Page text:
We've been working with Catalyst now for about a week.

I thought I'd share some observations, issues, theory, and praise.

Perhaps others starting out with Catalyst will find something here helpful.


  • Catalyst smartly leverages well-established perl technology. If you're not familiar with Class::DBI and (TT|Mason), it might be worth your while getting some of those concepts and idioms straight before diving into Catalyst (hereafter, "Cat"). We were fortunate to come to Cat from reasonably strong CDBI and Mason backgrounds.
  • The docs are sparse but good.
  • The Cat IRC channel is really solid. Thanks, sri.
  • Cat uses some automagicification, but not too much. (Say goodbye to  use statements!) Didn't bother any of our folks. Felt right.
  • Plugins are great. I was able to add in authentication to an intranet in about 10 mins. Persistent sessions in about 10 minutes. Amazing stuff.
  • The helper scripts are interesting. As we have our own "generate CDBI model from current dev DB schema" scripts, we didn't use them that much.
  • It is very easy to use your own Model.
  • While it is neat to use the Scaffolding framework to build a CRUD screen in 90 secs, they're ugly and simple, and we found ourselves hand-rolling a form displayer met our needs (eg present enum fields as pulldowns, present FK fields as pulldowns, present booleans as yes/no radio buttons, formatting, nice labels, help tooltips, etc.)


  • It'd be great to have Cat movies in English, with voice-over.
  • The biggest limitation to the docs is that they don't explain the model-view-controller paradigm yet. We asked lots of questions on the Cat IRC channel before getting that straightened out in our minds.
  • The other limitation of the docs is that we don't think they're up-to-date with the newest release... some features aren't doc'd yet.
  • It'd be great to add "M-V-C Theory 101" section to the docs.
  • When we wrapped our CDBI class in a Cat model, something somewhere was holding a reference to the CDBI object, and the app wasn't seeing commits. We've seen this before in other contexts. The problem went away when we started using our own CDBI model directly from our Cat apps, rather than wrapping the CDBI objects in a Cat package wrapper. (Not sure why we started with a wrapper, but we did.)
  • Sometimes we had trouble using $c->forward to reach a method in the same package... probably we specified the path wrong. In these cases we gave up and called the method as a method ($self->foo($c) rather than $c->forward('/we/had/the/path/wrong/foo')).
  • The Cat gang embrace TIMTOWTDI to an extreme. TIMTOWTDI is great, but for newcomers, some recommended practices / examples would be helpful, esp. on the topic of structuring an app (directories and actions) and M-V-C design strategy.


I didn't understand M-V-C. Here's my limited understanding so far. You may have different preferences or ideas. TIMTOWTDI, of course. But please share your thoughts on this -- I'm still learning this theory!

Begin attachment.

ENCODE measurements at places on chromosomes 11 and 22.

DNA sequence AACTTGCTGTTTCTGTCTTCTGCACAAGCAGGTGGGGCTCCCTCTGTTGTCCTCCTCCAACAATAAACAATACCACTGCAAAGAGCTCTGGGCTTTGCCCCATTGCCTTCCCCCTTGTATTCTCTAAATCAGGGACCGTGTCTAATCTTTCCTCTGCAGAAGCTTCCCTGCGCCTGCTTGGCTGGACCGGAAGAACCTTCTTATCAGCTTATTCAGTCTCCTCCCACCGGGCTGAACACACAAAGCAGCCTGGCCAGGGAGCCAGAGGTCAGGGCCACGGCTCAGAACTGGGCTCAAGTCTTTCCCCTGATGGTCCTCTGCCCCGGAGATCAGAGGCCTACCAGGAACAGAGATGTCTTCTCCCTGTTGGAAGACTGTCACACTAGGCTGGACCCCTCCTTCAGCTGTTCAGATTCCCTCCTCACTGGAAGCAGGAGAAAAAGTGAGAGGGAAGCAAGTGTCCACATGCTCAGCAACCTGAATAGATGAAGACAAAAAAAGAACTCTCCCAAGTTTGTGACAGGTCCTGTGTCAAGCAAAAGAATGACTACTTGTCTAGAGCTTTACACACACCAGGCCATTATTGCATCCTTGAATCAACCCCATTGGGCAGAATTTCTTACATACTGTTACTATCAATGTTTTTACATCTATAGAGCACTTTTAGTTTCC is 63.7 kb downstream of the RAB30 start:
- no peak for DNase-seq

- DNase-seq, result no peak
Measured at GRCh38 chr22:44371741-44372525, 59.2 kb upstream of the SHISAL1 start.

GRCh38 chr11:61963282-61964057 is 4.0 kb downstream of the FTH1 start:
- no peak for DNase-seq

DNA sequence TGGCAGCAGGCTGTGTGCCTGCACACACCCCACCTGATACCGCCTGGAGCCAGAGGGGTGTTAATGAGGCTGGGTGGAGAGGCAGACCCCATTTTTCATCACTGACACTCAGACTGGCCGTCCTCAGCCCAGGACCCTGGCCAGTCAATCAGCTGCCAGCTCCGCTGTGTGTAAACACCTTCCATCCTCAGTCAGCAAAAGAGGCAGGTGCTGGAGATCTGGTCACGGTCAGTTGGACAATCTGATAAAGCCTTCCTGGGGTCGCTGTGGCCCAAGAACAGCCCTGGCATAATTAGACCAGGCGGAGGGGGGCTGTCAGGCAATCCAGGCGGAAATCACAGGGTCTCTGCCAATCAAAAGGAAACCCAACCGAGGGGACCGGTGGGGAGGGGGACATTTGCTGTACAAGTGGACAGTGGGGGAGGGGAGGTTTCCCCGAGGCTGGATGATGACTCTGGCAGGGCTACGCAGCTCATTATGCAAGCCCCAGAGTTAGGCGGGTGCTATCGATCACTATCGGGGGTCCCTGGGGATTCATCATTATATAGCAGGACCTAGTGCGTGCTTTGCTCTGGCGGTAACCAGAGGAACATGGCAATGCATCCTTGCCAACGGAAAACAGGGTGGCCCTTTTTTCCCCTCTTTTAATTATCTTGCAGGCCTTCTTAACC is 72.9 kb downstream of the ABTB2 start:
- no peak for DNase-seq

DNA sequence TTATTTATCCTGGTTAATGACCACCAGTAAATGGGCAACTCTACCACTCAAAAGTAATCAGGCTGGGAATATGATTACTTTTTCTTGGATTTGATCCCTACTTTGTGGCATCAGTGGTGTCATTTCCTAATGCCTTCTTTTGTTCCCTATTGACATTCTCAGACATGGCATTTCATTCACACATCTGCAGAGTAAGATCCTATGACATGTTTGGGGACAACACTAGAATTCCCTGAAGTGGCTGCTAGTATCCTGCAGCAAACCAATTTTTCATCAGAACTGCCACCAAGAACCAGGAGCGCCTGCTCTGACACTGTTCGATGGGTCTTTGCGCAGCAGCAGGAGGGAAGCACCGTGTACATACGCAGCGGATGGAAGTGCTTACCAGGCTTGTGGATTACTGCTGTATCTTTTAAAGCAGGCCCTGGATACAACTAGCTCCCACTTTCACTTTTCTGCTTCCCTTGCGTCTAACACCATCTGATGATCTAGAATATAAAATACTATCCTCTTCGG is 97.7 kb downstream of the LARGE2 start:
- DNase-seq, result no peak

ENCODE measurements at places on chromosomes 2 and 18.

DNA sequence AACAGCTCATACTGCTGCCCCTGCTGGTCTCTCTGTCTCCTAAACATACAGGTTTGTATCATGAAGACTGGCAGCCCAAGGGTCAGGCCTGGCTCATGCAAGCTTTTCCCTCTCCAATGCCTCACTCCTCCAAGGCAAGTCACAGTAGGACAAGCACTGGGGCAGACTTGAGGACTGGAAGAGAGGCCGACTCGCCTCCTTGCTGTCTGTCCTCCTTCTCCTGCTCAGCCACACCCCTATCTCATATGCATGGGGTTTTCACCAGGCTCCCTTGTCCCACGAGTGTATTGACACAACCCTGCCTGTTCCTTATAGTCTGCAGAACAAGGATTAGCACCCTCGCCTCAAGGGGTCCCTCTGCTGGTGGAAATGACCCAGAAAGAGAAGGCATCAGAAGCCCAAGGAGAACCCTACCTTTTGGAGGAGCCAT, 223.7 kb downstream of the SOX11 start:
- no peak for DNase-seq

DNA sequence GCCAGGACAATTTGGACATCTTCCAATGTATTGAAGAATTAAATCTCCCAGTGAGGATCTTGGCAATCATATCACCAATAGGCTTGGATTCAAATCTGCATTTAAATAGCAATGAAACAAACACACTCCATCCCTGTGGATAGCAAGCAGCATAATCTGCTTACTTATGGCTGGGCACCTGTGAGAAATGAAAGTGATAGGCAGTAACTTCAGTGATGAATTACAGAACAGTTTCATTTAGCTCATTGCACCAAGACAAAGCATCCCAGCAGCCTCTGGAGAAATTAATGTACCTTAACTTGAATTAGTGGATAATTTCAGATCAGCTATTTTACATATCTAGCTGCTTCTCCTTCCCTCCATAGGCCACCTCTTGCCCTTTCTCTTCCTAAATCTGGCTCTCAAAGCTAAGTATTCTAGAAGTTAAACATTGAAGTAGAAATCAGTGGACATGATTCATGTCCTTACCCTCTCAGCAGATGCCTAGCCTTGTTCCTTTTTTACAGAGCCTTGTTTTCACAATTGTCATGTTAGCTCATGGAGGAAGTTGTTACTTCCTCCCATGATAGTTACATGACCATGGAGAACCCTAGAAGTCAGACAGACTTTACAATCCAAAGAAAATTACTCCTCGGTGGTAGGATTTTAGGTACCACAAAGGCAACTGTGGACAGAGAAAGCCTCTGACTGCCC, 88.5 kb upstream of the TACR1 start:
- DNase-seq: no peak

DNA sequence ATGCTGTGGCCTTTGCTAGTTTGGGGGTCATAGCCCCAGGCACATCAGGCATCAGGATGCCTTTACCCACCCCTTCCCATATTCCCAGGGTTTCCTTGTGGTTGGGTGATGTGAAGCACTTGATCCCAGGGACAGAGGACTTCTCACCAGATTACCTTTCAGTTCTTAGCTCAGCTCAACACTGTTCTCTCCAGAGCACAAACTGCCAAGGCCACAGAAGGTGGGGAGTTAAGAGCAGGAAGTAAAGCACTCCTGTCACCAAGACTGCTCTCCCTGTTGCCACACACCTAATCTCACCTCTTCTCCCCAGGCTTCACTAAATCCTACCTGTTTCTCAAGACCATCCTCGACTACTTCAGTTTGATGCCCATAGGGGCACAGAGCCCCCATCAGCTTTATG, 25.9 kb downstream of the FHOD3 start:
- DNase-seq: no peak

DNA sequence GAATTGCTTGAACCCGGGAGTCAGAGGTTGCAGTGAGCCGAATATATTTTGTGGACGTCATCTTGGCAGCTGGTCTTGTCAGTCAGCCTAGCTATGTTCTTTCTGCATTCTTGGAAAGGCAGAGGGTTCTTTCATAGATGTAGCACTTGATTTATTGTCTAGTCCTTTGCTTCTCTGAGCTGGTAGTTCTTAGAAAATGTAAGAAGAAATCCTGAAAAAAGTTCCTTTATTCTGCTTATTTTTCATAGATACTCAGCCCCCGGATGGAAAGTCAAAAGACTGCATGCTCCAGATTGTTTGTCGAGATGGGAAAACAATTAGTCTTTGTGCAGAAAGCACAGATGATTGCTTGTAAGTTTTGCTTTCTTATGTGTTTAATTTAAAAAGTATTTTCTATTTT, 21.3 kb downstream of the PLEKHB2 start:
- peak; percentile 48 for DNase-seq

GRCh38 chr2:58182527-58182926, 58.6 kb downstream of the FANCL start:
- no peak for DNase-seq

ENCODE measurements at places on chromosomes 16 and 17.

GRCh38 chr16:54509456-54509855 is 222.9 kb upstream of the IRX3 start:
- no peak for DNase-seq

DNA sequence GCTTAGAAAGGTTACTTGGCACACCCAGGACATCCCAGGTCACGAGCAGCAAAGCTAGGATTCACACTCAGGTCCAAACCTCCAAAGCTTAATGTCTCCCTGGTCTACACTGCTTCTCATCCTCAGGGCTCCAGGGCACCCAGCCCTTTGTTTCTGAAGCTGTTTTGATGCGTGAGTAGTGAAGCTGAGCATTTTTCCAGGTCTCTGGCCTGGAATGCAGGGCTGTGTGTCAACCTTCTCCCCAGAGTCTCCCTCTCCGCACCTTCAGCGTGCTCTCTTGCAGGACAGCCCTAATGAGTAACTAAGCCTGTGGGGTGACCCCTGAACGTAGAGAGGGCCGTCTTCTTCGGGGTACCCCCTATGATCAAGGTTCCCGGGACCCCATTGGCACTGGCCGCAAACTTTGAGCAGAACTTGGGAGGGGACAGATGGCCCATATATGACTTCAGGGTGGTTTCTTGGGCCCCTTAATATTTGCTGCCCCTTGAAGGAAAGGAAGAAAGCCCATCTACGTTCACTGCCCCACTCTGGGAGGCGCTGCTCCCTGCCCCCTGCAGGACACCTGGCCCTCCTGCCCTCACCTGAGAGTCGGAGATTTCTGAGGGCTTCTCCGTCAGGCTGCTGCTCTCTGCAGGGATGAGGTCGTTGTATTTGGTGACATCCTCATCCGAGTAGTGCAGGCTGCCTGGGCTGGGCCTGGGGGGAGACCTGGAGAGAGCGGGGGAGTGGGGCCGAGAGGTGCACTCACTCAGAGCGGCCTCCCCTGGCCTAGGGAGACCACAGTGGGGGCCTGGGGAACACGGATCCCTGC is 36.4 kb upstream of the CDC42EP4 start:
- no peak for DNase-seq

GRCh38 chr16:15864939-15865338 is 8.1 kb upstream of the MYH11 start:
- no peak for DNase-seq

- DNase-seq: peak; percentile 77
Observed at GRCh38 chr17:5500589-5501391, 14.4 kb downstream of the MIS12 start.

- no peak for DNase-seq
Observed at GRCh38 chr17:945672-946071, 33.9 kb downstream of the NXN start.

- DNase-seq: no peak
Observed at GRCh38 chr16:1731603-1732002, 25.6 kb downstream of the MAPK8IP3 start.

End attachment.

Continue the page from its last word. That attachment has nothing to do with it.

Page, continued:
• The model handles the database stuff. You want to fetch or make a persistent object? Ask the model. For us, model = CDBI. Since we already had a heavy solid feature-rich auto-generated CDBI framework in place (field checking, autodiscovery of has_a and has_many relationships, integrity constraints, etc), we've opted to use our CDBI classes as our Cat models with no additional wrapping. (See comment above about our issues with wrapping and commits, too.) So, the model is a way to hide the DB and the sql.
  • The View handles presentation stuff. The view makes it look nice, period. No heavy lifting or business logic in the view. Now, we're not adverse to the View using the Model to get more data for display. For example, say we pass an employeeid to the View via the cache, rather than an employee object; we're cool with the View fetching the Employee from the model. We'd not be cool with a View going off and changing the Employee in any way ("Hey, here's a raise!"). We also place trivial biz logic in the view, such as "only display active employees in the employee pulldown list" -- the View is empowered (understands the biz logic) to check the 'active' field in each Employee logic.
  • The Controller does the real work. Controller handles biz logic ("You can't give a raise to a fired employee"). The Controller handles the flow through the app. ("After user hits submit, check the form is OK, and if so, put into the DB and redirect to the next step, else place them back on the form with the bad fields highlighted in red.") At its essence, the controller is the app.
There were discussions on the Cat IRC channel about "thin controller, fat model" vs. "fat controller, thin model" -- we opted for the later.


Catalyst does indeed rock mightly.

High praise to the Catalyst team for a great piece of technology, which smartly employs MVC and wisely leverages CPAN.

If you're thinking about using a framework or have Ruby-On-Rails jealously, give Cat a few days to see if you like. Our shop did that; we do like it; we have small Cat intranet apps already in production and deployed after about a week.

Comments welcome, esp. on the theory of what-work-goes-where in an MVC framework.